are climbing, and some might be looking to fast foods and packaged
foods for their cheap bites. But low cost doesn’t have to mean
low quality. In fact, some of the most inexpensive things you can
buy are the best things for you. At the grocery store, getting the
most nutrition for the least amount of money means hanging out on
the peripheries – near the fruits and veggies, the meat and dairy,
and the bulk grains – while avoiding the expensive packaged interior.
By doing so, not only will your kitchen be stocked with excellent
foods, your wallet won’t be empty.
High in fiber and complex carbohydrates, oats have also been shown
to lower cholesterol. And they sure are cheap – a dollar will
buy you more than a week’s worth of hearty breakfasts.
suggestions: Sprinkle with nuts and fruit in the morning, make
cookies for dessert.
You can get about a half dozen of eggs for a dollar, making them
one of the cheapest and most versatile sources of protein. They
are also a good source of the antioxidants lutein and zeaxanthin,
which may ward off age-related eye problems.
rancheros for breakfast, egg salad sandwiches for lunch, and
frittatas for dinner.
This dark, leafy green is loaded with vitamin C, carotenoids, and
calcium. Like most greens, it is usually a dollar a bunch.
Because we often see potatoes at their unhealthiest – as fries
or chips – we don’t think of them as nutritious, but they
definitely are. Eaten with the skin on, potatoes contain almost
half a day’s worth of Vitamin C, and are a good source of potassium.
If you opt for sweet potatoes or yams, you’ll also get a good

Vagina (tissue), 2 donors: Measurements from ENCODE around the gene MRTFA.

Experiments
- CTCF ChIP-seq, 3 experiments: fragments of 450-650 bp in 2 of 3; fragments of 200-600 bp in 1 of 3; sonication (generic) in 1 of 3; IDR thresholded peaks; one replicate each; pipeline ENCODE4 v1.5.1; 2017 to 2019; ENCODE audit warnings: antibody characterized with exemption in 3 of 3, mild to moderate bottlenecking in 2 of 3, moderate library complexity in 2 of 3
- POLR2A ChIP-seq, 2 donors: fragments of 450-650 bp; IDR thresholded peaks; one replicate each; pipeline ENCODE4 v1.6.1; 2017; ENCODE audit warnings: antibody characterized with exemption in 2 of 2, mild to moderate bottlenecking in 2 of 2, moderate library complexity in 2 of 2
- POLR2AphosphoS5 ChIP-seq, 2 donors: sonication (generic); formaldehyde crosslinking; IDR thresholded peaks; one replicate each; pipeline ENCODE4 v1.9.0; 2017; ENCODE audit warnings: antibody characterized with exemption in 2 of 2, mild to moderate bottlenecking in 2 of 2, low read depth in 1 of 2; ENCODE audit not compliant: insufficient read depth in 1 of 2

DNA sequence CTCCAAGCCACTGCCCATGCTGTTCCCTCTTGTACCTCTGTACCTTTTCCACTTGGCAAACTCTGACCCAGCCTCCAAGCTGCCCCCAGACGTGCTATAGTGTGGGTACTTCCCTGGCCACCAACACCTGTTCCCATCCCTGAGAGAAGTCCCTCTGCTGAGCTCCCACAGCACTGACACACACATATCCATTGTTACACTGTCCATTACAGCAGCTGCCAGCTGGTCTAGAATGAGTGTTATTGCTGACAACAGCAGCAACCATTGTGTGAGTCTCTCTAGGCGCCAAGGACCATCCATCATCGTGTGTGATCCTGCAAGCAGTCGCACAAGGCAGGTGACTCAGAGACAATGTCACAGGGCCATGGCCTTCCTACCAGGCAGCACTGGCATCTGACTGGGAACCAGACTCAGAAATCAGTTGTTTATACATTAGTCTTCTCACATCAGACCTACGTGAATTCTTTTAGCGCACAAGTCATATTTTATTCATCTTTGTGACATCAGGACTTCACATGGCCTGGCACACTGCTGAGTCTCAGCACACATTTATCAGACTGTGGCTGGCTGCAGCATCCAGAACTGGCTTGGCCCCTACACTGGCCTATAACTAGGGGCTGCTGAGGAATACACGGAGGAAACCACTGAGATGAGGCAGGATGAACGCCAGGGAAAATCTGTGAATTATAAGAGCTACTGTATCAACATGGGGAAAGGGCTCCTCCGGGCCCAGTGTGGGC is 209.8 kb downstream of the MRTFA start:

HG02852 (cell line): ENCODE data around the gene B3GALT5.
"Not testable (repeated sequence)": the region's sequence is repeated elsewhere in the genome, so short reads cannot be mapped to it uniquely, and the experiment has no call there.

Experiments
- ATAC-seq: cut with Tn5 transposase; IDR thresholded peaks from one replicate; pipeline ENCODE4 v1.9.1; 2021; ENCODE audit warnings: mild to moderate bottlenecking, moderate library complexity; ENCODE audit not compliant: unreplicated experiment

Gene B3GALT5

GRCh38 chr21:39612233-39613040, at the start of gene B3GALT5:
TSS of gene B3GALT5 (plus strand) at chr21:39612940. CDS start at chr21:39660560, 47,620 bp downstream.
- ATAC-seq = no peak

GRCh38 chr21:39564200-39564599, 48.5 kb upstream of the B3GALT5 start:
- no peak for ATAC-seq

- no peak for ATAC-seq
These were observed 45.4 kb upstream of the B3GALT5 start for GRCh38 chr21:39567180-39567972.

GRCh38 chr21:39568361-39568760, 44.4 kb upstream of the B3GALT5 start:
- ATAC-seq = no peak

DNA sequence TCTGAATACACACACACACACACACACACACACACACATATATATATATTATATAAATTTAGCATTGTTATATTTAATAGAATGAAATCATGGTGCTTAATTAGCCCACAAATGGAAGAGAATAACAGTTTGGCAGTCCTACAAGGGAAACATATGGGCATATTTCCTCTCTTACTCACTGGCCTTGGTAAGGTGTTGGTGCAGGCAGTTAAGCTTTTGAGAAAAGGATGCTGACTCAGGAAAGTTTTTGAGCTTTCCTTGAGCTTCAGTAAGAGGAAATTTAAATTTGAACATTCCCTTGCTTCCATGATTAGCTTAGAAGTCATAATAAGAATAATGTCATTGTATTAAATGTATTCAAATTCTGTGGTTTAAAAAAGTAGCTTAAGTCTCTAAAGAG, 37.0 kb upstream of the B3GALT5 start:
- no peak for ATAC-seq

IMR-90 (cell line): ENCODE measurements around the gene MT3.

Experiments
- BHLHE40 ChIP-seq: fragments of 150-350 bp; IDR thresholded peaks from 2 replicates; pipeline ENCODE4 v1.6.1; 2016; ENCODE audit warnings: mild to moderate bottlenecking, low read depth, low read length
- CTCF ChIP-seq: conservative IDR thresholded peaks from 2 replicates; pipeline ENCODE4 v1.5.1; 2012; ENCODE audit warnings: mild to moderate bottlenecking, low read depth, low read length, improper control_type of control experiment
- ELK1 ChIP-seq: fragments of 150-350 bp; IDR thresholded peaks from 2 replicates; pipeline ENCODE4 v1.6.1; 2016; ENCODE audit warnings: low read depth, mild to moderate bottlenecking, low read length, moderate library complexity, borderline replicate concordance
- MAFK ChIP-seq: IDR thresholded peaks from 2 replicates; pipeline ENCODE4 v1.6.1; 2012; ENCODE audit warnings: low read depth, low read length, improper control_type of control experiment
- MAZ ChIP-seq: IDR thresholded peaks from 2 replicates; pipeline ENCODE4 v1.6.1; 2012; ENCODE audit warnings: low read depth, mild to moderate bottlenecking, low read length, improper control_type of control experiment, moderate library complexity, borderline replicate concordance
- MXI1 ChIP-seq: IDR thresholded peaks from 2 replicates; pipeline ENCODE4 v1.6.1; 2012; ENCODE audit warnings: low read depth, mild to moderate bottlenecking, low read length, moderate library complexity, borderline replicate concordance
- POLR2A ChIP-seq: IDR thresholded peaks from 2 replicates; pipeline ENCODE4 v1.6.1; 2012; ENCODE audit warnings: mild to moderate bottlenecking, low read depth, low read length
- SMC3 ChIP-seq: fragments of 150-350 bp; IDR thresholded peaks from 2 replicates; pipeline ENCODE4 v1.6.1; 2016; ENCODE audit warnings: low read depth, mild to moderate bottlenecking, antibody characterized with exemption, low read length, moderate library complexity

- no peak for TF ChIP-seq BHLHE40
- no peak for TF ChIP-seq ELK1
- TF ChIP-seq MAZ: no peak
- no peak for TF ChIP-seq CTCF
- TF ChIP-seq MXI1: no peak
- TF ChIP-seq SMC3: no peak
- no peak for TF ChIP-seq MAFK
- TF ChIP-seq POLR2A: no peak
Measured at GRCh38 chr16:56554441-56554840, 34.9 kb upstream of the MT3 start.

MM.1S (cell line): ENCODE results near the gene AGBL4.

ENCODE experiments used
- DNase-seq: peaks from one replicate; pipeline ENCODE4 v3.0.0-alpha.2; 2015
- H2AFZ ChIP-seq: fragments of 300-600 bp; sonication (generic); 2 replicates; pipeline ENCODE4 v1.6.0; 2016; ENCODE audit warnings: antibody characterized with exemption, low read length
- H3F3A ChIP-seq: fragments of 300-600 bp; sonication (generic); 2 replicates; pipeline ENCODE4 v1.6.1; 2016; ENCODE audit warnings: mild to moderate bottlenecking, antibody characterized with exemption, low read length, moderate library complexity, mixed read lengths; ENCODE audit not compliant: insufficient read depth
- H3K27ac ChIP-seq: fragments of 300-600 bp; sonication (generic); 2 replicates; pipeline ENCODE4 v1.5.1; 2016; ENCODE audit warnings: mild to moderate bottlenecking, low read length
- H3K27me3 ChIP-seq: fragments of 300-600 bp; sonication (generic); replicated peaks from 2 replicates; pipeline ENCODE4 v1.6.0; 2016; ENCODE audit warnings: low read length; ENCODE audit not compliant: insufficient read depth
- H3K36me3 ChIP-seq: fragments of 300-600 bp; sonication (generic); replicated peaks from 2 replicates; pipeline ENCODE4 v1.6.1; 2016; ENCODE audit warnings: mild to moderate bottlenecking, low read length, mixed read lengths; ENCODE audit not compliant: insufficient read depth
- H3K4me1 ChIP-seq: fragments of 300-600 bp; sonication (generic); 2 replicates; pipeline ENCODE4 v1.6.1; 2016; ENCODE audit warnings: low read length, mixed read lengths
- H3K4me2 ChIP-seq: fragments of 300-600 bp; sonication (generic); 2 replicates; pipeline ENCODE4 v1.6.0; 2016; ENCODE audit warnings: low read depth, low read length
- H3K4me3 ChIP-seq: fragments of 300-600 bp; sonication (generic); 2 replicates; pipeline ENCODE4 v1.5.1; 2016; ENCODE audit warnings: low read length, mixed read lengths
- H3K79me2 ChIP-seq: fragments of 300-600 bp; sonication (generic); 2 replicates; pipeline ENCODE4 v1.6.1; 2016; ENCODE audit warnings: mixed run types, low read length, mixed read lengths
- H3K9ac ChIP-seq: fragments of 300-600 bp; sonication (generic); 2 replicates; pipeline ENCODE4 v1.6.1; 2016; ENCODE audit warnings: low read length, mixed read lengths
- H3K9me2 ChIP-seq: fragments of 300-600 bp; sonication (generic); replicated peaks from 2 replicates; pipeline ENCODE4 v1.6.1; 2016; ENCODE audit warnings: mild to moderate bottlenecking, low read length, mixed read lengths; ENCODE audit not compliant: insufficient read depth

wallop of beta carotene. Plus, they’re dirt cheap and have
almost endless culinary possibilities.
suggestions: In the a.m., try Easy
Breakfast Potatoes; for lunch, make potato salad; for dinner,
have them with sour cream and chives.
I’m fond of apples because they’re inexpensive, easy to
find, come in portion-controlled packaging, and taste good. They
are a good source of pectin – a fiber that may help reduce cholesterol – and
they have the antioxidant Vitamin C, which keeps your blood vessels
suggestions: Plain; as applesauce; or in baked goods like Pumpkin-Apple
Though nuts have a high fat content, they’re packed with the
good-for-you fats – unsaturated and monounsaturated. They’re
also good sources of essential fatty acids, Vitamin E, and protein.
And because they’re so nutrient-dense, you only need to eat
a little to get the nutritional benefits. Although some nuts, like
pecans and macadamias, can be costly, peanuts, walnuts, and almonds,
especially when bought in the shell, are low in cost.
suggestions: Raw; roasted and salted; sprinkled in salads.
At a local Trader Joe’s, I found bananas for about 19¢
apiece; a dollar gets you a banana a day for the workweek. High
in potassium and fiber (9 grams for one), bananas are a no-brainer
when it comes to eating your five a day quotient of fruits and veggies.
suggestions: In smoothies, by themselves, in cereal and yogurt.
With beans, you’re getting your money’s worth and then
some. Not only are they a great source of protein and fiber, but
’bonzos are also high in fiber, iron, folate, and manganese,
and may help reduce cholesterol levels. And if you don’t like
one type, try another – black, lima, lentils … the varieties
are endless. Though they require soaking and cooking, the most inexpensive
way to purchase these beans is in dried form; a precooked can will
still only run you around a buck.
suggestions: In salads, curries, and Orange
Broccoli contains tons of nice nutrients – calcium, vitamins
A and C, potassium, folate, and fiber. As if that isn’t enough,
broccoli is also packed with phytonutrients, compounds that may
help prevent heart disease, diabetes, and certain cancers. Plus,
it’s low in calories and cost.
suggestions: Throw it in salads, stir fries, or served as an
accompaniment to meat in this Steamed
Ginger Chicken with Asian Greens recipe.